Biography: Taking Brief Notes (Day 2)

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Objective

SWBAT gather information from print sources, take brief notes, and sort evidence into provided categories in a step book.

Big Idea

Students continue applying what they have learned in the previous four lessons to conduct research about their famous person for the Biography Tea.

Modeling and Guided Practice

15 minutes

I started the lesson by having student discuss what they had done in the previous lesson. I was listening for the keywords brief notes and organization. This let me know they understood the main idea of the lesson. I continued the lesson by modeling reading from a biography about Miguel Hidalgo y Costilla and writing brief notes on the corresponding section of my step book. I focused on adding to the accomplishments (works and awards) step. Taking a cue from students during yesterday’s lesson, I used a transparency and dry erase marker to underline the information. I read a few more pages and students helped me identify information that could be included on the accomplishments step. They also helped convert sentences into brief phrases. If I read information about his family or childhood, I added it to the appropriate step to demonstrate to students that research is not linear. Information can appear any place in the book. This required students to evaluate information to determine its placement within the provided categories.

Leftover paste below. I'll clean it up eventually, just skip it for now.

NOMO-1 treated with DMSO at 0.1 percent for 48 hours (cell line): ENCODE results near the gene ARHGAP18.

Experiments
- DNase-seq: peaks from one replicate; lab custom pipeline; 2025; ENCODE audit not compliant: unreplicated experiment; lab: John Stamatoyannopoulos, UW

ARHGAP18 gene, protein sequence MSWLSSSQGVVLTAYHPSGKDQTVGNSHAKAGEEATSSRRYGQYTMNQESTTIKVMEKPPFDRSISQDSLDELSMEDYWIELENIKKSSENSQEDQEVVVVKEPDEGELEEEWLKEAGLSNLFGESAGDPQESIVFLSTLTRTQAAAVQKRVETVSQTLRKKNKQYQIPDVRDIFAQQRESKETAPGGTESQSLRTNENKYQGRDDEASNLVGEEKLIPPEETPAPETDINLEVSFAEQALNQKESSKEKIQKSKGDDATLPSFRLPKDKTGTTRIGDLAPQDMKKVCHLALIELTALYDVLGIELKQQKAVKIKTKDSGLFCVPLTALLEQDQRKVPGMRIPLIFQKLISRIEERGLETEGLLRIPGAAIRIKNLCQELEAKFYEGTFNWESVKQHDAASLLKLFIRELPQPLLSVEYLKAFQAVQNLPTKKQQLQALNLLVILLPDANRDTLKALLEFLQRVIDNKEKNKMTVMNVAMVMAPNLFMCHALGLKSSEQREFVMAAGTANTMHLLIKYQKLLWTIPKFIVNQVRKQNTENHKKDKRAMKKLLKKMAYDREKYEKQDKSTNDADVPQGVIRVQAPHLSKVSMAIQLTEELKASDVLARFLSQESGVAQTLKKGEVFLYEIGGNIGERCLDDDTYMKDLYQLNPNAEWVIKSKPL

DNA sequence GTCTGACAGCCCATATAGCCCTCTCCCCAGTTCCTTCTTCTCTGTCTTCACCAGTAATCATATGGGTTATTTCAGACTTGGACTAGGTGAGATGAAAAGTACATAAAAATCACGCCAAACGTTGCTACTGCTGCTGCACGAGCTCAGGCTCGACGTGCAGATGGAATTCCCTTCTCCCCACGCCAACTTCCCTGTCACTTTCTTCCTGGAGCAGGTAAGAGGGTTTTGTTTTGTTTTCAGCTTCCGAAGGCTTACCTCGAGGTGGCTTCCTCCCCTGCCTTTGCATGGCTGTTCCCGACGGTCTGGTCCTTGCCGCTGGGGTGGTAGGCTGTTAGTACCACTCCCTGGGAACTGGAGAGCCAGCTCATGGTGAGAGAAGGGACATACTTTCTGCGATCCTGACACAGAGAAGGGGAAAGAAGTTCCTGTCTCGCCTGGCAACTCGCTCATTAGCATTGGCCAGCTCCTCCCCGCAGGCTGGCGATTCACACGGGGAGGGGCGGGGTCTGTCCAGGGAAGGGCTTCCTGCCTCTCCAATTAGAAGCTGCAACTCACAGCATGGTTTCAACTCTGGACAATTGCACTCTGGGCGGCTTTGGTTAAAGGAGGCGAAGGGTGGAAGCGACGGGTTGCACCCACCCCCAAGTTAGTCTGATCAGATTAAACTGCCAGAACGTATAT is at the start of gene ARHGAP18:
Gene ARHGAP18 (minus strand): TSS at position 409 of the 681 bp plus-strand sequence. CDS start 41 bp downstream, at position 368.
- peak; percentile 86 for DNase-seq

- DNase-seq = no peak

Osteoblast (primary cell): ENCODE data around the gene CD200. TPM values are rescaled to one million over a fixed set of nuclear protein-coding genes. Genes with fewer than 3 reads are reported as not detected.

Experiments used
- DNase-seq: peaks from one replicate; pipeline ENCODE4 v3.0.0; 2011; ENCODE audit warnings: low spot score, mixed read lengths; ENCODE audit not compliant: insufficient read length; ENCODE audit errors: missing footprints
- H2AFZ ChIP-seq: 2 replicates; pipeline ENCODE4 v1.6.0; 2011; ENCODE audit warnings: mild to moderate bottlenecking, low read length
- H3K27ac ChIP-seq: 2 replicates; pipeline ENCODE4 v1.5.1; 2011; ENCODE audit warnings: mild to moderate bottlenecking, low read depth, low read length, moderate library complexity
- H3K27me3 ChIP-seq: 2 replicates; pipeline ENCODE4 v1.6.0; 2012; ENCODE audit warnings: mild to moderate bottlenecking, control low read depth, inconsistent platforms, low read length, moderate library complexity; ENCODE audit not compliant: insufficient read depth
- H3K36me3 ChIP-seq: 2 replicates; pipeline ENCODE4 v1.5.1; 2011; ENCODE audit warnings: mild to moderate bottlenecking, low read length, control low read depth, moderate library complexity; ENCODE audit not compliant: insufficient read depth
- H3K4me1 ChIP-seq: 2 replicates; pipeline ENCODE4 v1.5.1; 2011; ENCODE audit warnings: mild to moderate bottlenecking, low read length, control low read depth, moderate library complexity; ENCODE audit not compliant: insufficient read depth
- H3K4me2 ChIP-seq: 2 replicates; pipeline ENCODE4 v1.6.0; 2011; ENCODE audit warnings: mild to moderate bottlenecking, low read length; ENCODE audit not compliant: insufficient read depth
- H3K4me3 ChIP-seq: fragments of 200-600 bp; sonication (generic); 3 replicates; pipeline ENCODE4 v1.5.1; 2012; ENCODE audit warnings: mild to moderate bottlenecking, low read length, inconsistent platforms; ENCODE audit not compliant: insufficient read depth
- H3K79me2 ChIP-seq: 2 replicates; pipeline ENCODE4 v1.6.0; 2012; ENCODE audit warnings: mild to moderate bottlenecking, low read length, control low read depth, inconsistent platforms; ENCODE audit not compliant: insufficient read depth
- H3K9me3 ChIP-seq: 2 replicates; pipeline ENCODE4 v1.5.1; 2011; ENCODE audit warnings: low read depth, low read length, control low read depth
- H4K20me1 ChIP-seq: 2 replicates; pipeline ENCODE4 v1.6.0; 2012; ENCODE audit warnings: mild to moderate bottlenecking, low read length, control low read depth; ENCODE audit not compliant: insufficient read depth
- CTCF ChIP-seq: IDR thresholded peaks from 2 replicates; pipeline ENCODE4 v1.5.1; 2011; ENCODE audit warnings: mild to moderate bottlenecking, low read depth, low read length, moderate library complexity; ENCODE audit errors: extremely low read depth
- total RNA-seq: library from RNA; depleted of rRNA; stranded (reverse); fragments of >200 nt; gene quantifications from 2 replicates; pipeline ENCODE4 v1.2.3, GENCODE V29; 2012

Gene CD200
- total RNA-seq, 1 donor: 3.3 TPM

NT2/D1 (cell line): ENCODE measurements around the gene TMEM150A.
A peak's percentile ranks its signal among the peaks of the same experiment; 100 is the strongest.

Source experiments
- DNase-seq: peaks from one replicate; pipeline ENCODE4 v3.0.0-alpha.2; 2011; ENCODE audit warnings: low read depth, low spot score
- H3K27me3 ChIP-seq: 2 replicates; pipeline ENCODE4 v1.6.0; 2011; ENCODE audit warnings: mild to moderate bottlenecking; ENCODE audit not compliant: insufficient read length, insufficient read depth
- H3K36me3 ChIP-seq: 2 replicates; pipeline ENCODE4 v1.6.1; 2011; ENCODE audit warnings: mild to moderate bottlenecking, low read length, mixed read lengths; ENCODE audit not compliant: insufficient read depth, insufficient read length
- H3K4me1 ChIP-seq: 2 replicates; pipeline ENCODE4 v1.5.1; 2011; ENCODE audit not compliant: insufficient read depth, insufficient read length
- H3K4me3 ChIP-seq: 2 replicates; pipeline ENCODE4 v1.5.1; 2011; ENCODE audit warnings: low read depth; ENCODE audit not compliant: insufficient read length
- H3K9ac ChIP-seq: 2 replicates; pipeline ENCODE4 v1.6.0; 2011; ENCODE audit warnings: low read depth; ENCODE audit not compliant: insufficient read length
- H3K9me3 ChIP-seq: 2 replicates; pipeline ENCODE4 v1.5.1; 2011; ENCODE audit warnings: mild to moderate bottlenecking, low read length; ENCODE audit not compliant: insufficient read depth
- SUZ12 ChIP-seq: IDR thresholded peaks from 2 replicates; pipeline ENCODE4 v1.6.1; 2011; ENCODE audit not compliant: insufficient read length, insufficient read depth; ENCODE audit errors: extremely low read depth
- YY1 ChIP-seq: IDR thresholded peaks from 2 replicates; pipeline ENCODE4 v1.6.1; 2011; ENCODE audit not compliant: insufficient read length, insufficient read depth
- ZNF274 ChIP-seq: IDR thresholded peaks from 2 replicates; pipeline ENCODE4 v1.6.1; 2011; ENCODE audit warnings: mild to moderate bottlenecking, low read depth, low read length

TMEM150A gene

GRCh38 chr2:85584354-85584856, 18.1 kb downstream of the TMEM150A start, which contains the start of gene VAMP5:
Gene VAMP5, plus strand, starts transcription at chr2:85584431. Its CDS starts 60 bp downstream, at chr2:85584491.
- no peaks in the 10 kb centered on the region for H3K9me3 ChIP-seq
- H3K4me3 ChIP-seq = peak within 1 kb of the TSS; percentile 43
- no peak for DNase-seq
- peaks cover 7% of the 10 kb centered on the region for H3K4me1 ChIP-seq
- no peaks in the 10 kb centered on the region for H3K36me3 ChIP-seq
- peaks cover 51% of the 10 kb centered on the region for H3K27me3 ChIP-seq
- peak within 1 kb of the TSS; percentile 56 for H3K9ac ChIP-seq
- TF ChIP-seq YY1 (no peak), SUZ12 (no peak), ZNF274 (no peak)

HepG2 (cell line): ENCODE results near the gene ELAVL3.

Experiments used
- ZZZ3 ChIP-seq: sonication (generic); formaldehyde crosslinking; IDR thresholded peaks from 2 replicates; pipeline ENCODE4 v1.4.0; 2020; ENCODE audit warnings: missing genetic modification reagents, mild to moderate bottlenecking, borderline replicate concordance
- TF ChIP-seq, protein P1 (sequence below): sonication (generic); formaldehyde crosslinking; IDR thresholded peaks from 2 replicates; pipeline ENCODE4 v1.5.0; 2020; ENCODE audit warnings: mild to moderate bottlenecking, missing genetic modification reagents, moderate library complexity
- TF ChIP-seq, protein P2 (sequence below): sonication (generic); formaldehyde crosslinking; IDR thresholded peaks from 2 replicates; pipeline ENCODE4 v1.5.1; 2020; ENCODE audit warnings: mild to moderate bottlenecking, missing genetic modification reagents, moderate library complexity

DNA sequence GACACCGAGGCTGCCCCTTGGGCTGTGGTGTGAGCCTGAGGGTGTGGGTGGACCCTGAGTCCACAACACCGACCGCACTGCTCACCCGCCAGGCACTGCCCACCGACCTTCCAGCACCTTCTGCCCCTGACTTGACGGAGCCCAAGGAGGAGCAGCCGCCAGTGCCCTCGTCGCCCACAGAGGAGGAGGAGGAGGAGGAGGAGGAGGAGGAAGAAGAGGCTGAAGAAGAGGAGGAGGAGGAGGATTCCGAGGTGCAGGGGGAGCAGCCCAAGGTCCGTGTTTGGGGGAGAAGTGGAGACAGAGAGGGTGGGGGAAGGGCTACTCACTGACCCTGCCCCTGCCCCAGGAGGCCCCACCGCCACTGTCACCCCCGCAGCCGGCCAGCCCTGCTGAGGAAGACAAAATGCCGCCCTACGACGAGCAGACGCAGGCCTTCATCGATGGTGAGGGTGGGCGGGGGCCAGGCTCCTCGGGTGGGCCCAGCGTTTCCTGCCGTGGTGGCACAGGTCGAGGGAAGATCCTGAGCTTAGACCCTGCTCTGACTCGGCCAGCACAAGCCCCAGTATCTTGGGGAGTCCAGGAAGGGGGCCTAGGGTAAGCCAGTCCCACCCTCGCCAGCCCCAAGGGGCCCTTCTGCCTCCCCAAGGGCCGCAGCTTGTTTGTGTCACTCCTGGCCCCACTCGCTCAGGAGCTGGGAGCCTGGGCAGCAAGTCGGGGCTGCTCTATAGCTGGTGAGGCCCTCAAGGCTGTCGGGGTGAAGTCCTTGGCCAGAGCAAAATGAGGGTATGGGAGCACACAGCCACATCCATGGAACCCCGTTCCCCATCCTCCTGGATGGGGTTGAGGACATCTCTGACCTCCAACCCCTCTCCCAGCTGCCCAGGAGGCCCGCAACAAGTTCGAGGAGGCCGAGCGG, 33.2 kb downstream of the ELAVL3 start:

Independent Practice

40 minutes

For independent practice, students read their biographies and took brief notes on their step book. They used transparencies and dry erase makers to underline the information. Sometimes they were able to use the table of contents to jump right to a chapter about accomplishments. Other times, I had to read with students to find the information if they could not. They were children’s biographies, so it was an easy read for adults. If necessary, I would skim the pages until I found the information then direct the student to that page. They would read and find the information on their own. I did this because I did not want students to become frustrated during their first major research project by looking for information that was not clearly labeled.

Assessment

10 minutes

I used a rubric to assess students’ ability to take brief, legible notes and sort evidence into provided categories. I focused on legibility because if students are not able to read their notes later, they will have difficulty writing the final essay. Students worked with multiple steps in the step book during this lesson, so I also assessed their ability to sort evidence in provided categories. Grouping notes effectively will aid students in meeting CCSS.ELA-Literacy.W.3.2.A, which dictates they group related information together when writing informative text.